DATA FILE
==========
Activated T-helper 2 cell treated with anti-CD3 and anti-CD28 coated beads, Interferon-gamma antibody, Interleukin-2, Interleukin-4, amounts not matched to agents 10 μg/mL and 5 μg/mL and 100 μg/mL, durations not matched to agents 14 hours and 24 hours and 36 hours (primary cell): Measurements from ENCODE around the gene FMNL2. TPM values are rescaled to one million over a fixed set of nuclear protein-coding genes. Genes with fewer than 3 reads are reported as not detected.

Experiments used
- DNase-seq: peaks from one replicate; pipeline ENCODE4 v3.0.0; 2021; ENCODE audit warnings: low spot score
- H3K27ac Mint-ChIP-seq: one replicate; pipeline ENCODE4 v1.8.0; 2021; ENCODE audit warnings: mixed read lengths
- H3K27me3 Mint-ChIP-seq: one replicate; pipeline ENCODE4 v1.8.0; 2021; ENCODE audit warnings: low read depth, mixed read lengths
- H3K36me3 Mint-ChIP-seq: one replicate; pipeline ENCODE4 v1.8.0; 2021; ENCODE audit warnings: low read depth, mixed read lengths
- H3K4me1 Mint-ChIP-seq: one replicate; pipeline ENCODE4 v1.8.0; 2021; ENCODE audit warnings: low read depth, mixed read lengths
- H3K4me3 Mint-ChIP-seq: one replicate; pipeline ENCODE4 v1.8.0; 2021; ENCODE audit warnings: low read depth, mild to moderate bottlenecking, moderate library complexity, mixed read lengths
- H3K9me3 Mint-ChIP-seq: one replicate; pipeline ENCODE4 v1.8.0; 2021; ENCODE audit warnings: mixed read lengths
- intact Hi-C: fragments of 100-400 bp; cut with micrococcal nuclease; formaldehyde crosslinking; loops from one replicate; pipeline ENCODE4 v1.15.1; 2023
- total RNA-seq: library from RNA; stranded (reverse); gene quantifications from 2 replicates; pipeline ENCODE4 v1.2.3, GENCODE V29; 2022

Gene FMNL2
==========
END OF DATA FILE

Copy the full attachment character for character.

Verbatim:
Activated T-helper 2 cell treated with anti-CD3 and anti-CD28 coated beads, Interferon-gamma antibody, Interleukin-2, Interleukin-4, amounts not matched to agents 10 μg/mL and 5 μg/mL and 100 μg/mL, durations not matched to agents 14 hours and 24 hours and 36 hours (primary cell): Measurements from ENCODE around the gene FMNL2. TPM values are rescaled to one million over a fixed set of nuclear protein-coding genes. Genes with fewer than 3 reads are reported as not detected.

Experiments used
- DNase-seq: peaks from one replicate; pipeline ENCODE4 v3.0.0; 2021; ENCODE audit warnings: low spot score
- H3K27ac Mint-ChIP-seq: one replicate; pipeline ENCODE4 v1.8.0; 2021; ENCODE audit warnings: mixed read lengths
- H3K27me3 Mint-ChIP-seq: one replicate; pipeline ENCODE4 v1.8.0; 2021; ENCODE audit warnings: low read depth, mixed read lengths
- H3K36me3 Mint-ChIP-seq: one replicate; pipeline ENCODE4 v1.8.0; 2021; ENCODE audit warnings: low read depth, mixed read lengths
- H3K4me1 Mint-ChIP-seq: one replicate; pipeline ENCODE4 v1.8.0; 2021; ENCODE audit warnings: low read depth, mixed read lengths
- H3K4me3 Mint-ChIP-seq: one replicate; pipeline ENCODE4 v1.8.0; 2021; ENCODE audit warnings: low read depth, mild to moderate bottlenecking, moderate library complexity, mixed read lengths
- H3K9me3 Mint-ChIP-seq: one replicate; pipeline ENCODE4 v1.8.0; 2021; ENCODE audit warnings: mixed read lengths
- intact Hi-C: fragments of 100-400 bp; cut with micrococcal nuclease; formaldehyde crosslinking; loops from one replicate; pipeline ENCODE4 v1.15.1; 2023
- total RNA-seq: library from RNA; stranded (reverse); gene quantifications from 2 replicates; pipeline ENCODE4 v1.2.3, GENCODE V29; 2022

Gene FMNL2